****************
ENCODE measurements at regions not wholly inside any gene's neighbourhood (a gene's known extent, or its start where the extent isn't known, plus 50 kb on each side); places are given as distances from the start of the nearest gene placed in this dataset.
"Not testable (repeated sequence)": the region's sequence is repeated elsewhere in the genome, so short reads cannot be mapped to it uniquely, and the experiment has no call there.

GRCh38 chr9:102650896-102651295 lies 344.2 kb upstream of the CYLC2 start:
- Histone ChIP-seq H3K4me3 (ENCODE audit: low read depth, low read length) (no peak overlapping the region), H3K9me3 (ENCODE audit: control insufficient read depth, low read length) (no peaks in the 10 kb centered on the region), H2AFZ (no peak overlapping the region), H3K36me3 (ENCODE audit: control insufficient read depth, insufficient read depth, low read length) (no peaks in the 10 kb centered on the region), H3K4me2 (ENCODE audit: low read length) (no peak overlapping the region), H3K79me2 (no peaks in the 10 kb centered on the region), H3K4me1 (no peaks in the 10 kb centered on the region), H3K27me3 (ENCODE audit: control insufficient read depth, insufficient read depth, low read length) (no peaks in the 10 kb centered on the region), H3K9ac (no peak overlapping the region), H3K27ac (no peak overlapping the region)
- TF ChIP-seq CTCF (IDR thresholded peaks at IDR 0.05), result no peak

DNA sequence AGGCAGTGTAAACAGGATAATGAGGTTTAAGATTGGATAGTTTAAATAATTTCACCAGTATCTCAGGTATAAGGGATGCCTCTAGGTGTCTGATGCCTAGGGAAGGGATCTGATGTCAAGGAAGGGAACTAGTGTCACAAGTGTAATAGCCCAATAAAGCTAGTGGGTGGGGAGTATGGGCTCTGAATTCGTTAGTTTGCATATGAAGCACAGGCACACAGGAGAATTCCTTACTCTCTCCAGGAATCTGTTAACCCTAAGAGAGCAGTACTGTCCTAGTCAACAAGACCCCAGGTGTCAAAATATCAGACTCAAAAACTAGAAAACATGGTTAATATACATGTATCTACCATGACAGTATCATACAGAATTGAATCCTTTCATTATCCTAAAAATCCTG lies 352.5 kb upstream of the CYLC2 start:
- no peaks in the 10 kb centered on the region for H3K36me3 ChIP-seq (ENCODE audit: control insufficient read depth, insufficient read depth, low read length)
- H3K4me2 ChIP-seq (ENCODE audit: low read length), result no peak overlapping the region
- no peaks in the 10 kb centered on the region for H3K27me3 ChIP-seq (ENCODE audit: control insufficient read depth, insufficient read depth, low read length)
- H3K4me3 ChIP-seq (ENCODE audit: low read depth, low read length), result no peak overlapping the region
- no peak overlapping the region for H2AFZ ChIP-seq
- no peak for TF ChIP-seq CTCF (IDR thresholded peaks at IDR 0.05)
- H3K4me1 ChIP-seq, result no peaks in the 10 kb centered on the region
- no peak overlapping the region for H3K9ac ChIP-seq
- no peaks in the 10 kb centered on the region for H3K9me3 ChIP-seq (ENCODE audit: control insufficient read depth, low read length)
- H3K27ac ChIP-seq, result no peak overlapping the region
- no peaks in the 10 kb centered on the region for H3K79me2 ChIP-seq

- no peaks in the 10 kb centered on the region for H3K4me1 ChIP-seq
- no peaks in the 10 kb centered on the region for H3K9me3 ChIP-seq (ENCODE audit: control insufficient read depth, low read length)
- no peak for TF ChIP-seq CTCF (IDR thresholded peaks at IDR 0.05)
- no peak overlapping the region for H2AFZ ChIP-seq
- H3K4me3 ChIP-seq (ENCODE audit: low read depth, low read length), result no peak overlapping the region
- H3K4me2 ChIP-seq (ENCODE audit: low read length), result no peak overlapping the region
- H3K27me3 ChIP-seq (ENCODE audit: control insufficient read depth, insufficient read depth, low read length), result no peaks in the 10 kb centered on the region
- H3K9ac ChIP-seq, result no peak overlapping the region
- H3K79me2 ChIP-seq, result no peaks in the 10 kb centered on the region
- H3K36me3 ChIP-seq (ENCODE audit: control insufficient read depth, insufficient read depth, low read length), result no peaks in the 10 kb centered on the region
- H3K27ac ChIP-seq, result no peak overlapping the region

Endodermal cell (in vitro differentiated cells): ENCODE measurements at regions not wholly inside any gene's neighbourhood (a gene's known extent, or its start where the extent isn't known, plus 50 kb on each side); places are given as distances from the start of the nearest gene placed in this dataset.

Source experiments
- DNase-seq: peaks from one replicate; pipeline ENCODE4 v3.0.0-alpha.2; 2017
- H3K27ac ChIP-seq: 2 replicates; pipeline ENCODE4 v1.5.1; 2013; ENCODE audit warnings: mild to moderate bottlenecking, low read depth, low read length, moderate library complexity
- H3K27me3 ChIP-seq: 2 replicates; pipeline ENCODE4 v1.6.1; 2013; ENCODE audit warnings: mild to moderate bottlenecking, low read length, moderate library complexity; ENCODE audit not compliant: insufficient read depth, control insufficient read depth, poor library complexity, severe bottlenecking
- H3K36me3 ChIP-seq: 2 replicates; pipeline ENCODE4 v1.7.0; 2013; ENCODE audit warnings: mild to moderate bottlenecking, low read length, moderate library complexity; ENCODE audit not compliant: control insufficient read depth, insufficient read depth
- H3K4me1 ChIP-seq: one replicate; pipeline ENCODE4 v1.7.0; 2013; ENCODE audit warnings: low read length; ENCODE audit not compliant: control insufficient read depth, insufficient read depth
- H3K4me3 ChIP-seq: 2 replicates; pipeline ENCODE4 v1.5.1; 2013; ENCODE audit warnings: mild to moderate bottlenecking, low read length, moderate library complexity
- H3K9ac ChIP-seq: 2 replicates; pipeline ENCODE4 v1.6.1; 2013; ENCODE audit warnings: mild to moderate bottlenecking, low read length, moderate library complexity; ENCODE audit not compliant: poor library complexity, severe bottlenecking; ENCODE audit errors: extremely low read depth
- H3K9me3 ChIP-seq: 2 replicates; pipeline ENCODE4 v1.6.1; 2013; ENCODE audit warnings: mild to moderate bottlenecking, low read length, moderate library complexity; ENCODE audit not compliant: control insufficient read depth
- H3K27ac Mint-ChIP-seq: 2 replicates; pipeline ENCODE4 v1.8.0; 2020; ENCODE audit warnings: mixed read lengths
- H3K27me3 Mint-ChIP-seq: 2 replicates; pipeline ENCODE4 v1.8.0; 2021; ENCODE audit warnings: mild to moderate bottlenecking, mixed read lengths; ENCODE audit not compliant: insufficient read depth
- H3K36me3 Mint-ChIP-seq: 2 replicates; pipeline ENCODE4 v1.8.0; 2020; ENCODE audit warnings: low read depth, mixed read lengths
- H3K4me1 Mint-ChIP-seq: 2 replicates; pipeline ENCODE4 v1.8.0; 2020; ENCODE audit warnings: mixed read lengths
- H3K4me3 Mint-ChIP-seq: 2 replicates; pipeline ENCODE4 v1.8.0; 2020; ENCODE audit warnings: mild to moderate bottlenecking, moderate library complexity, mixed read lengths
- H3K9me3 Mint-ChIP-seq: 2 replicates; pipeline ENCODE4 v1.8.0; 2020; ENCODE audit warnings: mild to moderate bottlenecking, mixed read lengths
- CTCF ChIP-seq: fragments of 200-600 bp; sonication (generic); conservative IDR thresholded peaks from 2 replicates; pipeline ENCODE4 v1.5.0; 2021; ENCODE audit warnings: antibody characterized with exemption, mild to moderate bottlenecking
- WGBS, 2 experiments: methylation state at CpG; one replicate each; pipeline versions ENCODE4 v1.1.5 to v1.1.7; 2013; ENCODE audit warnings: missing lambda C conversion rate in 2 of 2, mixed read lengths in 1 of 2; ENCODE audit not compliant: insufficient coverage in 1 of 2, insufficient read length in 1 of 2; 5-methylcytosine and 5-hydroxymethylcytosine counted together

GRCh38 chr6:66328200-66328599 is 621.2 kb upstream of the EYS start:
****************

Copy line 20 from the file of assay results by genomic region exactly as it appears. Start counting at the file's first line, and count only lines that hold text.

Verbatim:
- no peak for TF ChIP-seq CTCF (IDR thresholded peaks at IDR 0.05)